billEvansContinuing with the Bill Evans theme this week, here is a two part audio interview with the great pianist conducted by the legendary interviewer Martin Perlich in 1978. From the introduction:

The interview with jazz immortal Bill Evans was special in many ways. Commissioned by Warner Brothers Records who had just created a Jazz and Progressive Music division, they wanted me to get Bill to talk about how close his music was to rock; “…sell it to the kids!” This was, of course, impossible, but gamely I stuck out my jaw, fielded his words of one syllable answers in the negative and went on to his experiences in classical music as a kid, and in Jazz, especially stories about Miles Davis. The most important “special” aspect was that I place my Nakamichi 500 next to him on his bed and took up a suitable position on the floor.

Click here to listen to Bill Evans with Martin Perlich 1978 Part 1

Click here to listen to Bill Evans with Martin Perlich 1978 Part 2

—Peter Blasevick

Bill Evans in Molde, Norway, 1980

Bill Evans week at TNYDP!

In the summer of 1980, Evans’ last trio (with Marc Johnson, Joe LaBarbera) was in the midst of a European tour which had them for two weeks at the famed Ronnie Scott’s in London, as well as performances in Germany, Belgium, Norway and Italy. On August 9th, after a performance at the Molde Jazz Festival , the pianist granted a brief interview after the concert, filmed for Norweiegan television. (the interviewer’s name is not known). I’m linking to both the transcription (hosted at billevanswebpages.com)and the video interview.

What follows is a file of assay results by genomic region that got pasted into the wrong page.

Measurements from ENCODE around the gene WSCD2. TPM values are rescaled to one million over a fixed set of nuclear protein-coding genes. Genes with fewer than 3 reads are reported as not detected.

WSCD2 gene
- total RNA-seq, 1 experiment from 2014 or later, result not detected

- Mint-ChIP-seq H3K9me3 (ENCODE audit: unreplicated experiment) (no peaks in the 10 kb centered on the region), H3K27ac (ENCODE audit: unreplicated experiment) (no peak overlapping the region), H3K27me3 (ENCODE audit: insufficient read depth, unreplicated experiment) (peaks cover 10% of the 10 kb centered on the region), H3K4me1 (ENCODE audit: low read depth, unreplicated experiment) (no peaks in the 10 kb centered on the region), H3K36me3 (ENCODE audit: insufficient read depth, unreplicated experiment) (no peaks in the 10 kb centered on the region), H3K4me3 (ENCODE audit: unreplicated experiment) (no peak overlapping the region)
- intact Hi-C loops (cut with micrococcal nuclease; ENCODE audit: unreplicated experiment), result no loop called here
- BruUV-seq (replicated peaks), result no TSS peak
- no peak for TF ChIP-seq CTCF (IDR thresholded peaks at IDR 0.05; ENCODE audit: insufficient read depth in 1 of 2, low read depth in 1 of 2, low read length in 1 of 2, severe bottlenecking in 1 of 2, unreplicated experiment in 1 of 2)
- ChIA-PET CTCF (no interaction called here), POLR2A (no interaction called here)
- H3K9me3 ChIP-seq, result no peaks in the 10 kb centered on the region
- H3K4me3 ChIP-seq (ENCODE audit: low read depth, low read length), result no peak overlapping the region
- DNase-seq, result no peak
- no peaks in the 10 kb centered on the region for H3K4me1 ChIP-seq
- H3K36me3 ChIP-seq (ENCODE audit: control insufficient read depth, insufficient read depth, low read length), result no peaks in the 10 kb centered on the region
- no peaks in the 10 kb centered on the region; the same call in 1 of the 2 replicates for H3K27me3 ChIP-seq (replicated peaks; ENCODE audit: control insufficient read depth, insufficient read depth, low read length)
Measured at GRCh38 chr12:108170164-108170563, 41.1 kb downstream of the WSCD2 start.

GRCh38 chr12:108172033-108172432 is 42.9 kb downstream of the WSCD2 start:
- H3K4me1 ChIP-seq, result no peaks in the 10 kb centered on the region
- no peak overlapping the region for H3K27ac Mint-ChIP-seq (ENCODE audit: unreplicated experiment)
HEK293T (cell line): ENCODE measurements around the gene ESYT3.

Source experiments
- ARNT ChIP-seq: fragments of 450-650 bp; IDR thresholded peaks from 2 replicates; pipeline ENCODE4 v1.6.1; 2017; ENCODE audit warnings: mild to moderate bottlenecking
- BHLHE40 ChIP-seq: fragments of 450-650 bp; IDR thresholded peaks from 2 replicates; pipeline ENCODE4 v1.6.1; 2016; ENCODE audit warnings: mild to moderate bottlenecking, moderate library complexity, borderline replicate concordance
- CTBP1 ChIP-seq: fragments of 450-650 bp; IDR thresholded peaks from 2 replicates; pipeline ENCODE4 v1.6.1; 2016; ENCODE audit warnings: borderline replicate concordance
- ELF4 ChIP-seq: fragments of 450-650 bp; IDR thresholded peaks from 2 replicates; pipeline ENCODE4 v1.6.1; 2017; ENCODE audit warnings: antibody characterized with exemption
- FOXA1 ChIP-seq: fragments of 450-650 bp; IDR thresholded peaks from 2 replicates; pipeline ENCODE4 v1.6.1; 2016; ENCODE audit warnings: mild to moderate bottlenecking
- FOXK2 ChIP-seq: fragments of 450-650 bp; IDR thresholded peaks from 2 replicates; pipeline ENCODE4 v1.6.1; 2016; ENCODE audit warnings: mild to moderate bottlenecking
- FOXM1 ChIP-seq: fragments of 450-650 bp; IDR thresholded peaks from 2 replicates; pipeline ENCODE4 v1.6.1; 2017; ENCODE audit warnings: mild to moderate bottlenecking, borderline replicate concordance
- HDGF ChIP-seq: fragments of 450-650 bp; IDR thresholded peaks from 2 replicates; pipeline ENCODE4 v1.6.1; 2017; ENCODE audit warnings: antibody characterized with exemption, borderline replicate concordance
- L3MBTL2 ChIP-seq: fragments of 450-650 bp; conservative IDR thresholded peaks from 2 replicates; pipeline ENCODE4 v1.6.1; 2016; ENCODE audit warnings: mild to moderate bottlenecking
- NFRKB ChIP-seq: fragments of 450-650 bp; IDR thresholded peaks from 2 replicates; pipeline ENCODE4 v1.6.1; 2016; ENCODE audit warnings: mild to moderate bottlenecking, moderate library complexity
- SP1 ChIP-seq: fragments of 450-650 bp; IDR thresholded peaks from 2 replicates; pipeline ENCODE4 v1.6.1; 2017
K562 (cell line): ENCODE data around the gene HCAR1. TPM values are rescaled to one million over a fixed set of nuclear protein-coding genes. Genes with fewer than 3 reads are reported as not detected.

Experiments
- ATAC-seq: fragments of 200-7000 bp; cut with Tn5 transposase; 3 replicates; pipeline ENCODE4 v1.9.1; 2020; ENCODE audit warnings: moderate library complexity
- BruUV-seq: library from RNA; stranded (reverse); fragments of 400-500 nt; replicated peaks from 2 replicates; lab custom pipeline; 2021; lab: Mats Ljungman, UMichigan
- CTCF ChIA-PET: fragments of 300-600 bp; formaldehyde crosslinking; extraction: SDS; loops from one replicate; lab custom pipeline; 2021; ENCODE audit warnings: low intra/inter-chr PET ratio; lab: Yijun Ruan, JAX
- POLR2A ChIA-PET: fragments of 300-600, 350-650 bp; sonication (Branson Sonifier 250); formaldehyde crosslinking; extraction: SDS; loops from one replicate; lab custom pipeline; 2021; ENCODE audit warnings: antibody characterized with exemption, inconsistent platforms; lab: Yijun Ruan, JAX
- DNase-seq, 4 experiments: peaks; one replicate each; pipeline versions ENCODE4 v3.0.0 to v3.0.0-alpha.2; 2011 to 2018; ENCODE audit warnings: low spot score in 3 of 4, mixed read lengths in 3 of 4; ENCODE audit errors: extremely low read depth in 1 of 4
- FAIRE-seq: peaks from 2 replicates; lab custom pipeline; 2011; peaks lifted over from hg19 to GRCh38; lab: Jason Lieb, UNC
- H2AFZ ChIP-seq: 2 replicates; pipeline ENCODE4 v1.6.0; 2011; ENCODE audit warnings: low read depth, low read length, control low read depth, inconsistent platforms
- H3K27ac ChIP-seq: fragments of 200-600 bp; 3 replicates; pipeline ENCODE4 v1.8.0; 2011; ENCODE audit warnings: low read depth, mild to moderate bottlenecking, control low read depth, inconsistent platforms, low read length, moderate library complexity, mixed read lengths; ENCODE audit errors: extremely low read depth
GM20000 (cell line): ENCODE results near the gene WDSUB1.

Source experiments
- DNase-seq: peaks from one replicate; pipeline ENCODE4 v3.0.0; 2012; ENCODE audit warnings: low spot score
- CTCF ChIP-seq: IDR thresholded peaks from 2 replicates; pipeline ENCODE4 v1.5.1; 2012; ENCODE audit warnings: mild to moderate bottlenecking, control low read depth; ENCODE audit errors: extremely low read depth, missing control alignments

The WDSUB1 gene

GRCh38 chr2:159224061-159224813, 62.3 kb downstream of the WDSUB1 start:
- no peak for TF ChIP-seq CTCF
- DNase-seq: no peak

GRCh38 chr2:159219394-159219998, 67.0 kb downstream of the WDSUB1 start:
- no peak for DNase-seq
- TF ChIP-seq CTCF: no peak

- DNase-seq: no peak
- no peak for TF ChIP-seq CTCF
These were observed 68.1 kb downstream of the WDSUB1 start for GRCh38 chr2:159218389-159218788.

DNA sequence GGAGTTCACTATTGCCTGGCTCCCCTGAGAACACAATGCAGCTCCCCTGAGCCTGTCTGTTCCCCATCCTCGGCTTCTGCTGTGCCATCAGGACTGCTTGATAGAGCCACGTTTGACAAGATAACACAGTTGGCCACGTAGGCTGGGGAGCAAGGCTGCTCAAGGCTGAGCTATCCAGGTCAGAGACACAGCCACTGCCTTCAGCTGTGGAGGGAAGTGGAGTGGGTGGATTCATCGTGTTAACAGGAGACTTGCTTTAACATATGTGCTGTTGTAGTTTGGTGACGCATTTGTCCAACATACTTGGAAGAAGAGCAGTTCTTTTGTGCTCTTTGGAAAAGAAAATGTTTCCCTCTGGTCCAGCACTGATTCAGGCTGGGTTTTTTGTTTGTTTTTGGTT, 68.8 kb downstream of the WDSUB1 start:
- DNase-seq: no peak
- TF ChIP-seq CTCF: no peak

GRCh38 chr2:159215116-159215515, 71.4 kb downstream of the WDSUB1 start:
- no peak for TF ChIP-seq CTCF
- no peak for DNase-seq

Click here to read Bill Evans in Molde, Norway, 1980

—Peter Blasevick

Bill Evans – Time Remembered: An Interview by Jean-Louis Ginibre

After posting a couple hundred interviews with many different subjects over TNYDP’s first year, I am going to start digging a little deeper and focus on individuals a bit now. As the first interview I every posted was one with Bill Evans, he seems like the logical place to start.

billEvansIn 1965, Bill Evans toured Europe with bassist Chuck Israels and drummer Larry Bunker. Jean-Louis Ginibre, then Editor-in-Chief of the French monthly Jazz Magazine, spoke to Evans more than an hour, an hour in which “Bill, soft-spoken and ensconced in a large arm-chair, answered my questions candidly and articulately, without seeming bored or preoccupied. Most probably understanding my feeling ill-at-ease during the first few minutes of my visit, he made a concerted effort to be extremely charming.” This is a typically honest and intelligent talk with the legend, and. from the interview, here is Evans on his critics:

Jean-Louis Ginibre: Have you ever read sensible magazine articles about you?

Bill Evans: Yes, as a matter of fact, a couple of times I read some critics that got to me. I thought they were justified, and I modified certain sides of my playing accordingly. As far as I’m concerned, everybody’s right. It’s only a matter of viewpoint. Almost everything that has been written about me has been bright and sensible. The press has been good to me. Except a couple of articles out of two hundred, all of them have been very favorable. I’ve been very lucky.

Click here to read Bill Evans – Time Remembered: An Interview by Jean-Louis Ginibre